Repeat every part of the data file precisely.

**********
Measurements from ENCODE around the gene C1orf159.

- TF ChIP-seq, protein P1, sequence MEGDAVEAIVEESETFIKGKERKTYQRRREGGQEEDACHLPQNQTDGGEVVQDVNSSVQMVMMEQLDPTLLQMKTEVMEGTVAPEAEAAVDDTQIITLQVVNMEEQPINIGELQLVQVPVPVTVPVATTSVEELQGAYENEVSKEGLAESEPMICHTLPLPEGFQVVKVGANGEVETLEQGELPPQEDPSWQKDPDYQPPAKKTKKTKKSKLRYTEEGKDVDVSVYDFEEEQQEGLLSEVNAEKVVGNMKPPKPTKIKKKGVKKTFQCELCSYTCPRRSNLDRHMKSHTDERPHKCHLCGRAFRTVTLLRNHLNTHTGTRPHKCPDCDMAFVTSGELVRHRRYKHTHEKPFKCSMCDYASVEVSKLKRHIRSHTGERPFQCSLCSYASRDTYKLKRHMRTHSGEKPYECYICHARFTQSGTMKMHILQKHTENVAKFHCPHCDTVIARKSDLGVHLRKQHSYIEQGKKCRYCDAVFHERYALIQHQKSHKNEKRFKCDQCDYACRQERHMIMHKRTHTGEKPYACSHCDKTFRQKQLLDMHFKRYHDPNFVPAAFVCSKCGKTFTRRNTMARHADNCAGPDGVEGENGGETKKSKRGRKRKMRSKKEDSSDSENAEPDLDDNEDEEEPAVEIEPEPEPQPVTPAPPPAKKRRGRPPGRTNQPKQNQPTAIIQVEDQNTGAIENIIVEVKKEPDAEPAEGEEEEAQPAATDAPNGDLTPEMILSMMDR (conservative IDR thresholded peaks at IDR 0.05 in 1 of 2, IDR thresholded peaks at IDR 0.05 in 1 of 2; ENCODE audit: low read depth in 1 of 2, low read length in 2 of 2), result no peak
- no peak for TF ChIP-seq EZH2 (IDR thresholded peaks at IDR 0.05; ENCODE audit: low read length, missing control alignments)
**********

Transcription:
Measurements from ENCODE around the gene C1orf159.

- TF ChIP-seq, protein P1, sequence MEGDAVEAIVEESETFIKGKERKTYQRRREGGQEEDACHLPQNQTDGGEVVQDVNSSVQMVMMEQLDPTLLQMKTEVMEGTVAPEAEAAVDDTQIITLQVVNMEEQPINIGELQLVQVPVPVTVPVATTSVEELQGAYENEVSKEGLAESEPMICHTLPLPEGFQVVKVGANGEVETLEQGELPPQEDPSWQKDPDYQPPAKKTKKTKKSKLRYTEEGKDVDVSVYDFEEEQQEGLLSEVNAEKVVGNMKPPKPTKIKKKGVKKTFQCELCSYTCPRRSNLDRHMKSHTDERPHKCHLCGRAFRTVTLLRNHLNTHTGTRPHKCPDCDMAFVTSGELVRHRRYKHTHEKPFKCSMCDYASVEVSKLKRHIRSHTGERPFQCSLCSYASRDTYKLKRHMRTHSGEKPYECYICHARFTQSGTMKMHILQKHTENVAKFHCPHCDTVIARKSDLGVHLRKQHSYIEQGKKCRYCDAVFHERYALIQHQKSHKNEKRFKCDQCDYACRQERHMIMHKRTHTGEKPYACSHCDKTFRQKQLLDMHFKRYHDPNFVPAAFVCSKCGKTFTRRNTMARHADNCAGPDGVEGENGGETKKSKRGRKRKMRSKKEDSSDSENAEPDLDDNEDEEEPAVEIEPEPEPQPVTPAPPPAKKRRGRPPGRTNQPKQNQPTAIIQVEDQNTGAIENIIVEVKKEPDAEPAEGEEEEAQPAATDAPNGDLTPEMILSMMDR (conservative IDR thresholded peaks at IDR 0.05 in 1 of 2, IDR thresholded peaks at IDR 0.05 in 1 of 2; ENCODE audit: low read depth in 1 of 2, low read length in 2 of 2), result no peak
- no peak for TF ChIP-seq EZH2 (IDR thresholded peaks at IDR 0.05; ENCODE audit: low read length, missing control alignments)